Comedian With A 'Tude
After paying his dues in blue-collar jobs, brash-talking Steve Harvey has become one of America's top funnymen.
From the Print Edition:
Michael Jordan, July/August 2005
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Within a few years he was making good money and catching the attention of television and film executives. Though he'd already become a TV star by the late '90s, Harvey's credibility as a comic mind was further aided by Spike Lee's 2000 film The Original Kings of Comedy, which was based on a long-running comedy tour starring Harvey, Cedric, D. L. Hughley and Bernie Mac. One of Harvey's more notable routines came at the expense of the movie Titanic. "The band went down with the ship?" he asked. "What do you expect from a white band? Kool and the Gang, they'd be in the first lifeboat so fast." The movie grossed more than $38 million. Film critic Roger Ebert wrote, "Harvey is a master of timing and tone."
Harvey believes there's nothing in entertainment quite as demanding as live comedy. As he once said, "If you're in a band and you have a bad night as a singer, you have your drummer play for five minutes. And then you go, 'Ricky!' And Ricky plays the guitar for five minutes. You can do that until you get your shit together. When you're on stage as a stand-up, there is no moment for you to get yourself together. You are doing the most difficult thing in the world, and that is to make a person laugh whom you've never met before. You don't know anything about them and they don't know anything about you."
Sitting with a note card and a pen, jotting down ideas in bullet points, Harvey shapes his material. "Condoleeza Rice," he says. "Well, Condoleeza Rice. See, the deal is that she's got secretary of state hair, and that's what she's got. She's not going to be putting gold on her nails when she's signing treaties." And off he goes, riffing on everything from beauty parlors to the war in Iraq.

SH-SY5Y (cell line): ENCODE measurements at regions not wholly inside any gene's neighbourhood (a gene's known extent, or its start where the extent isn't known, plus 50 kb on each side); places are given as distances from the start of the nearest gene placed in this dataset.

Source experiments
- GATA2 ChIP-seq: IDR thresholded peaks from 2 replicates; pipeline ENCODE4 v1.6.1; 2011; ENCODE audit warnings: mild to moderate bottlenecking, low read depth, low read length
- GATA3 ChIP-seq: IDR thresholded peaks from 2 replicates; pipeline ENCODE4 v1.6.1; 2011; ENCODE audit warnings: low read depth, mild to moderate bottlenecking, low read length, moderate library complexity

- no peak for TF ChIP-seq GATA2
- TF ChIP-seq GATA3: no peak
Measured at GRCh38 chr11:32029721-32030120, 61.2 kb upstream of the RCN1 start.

Yet there is definitely a disparity at play in Harvey's work. His WB sitcom, in which he played Steve Hightower, a former R&B star who leaves the music world to teach at an inner-city Chicago high school, gave off the impression of a warm, fuzzy Harvey who'd descended from the pointed but kindly humor of Bill Cosby. Cedric, who played his sidekick on the show, says, "Steve was definitely more relaxed and more tame on that show. With those Midwestern roots, he can slow it down and make himself more acceptable." Harvey is particularly proud that the show won 13 NAACP Image awards.
But it's a drastically different sensibility that makes Harvey so passionate. "Richard Pryor, man, that was the guy," he says, his voice rising, his face getting more animated as he speaks of the ribald comic. "He blew the whole thing open. He changed the way comedy was done. He took the shit people were saying in basements and parks and living rooms and gambling halls and said it out loud. He discussed his personal life—the pain, the good, the bad, the ugly."
Whether on radio, TV or movie screens, Harvey will continue balancing both sides of his comedic persona. As his late-developing passion for cigars reveals—he smokes eight to ten a week—he's come to let himself savor his success, too. He's particularly proud of his marriage to Mary. "Three days after I met her, I told her we'd get married," he says. "She didn't believe me, but we did." When he's not shuttling to Los Angeles for work, Harvey relaxes with Mary and their children (Wynton and a son she has by a previous marriage) in their 16,000-square-foot house in Plano, Texas, a Dallas suburb. He's also delighted to be close with his children from his first marriage, twin daughters Brandi and Karli, who graduated from The Ohio State University this past May.
After all these years and with all his success, however, Harvey admits he still worries prior to each performance. "There's this moment of fright, but it also gets you going," he says. "But check it out: people are paying $60 to $75 to see your ass. They get the babysitter, they get out clothes they bought on layaway. You got people out $350 to $400. I can't afford not to be funny."
Oakland-based Joel Drucker is the author of Jimmy Connors Saved My Life. He writes frequently about sports, popular culture and business.
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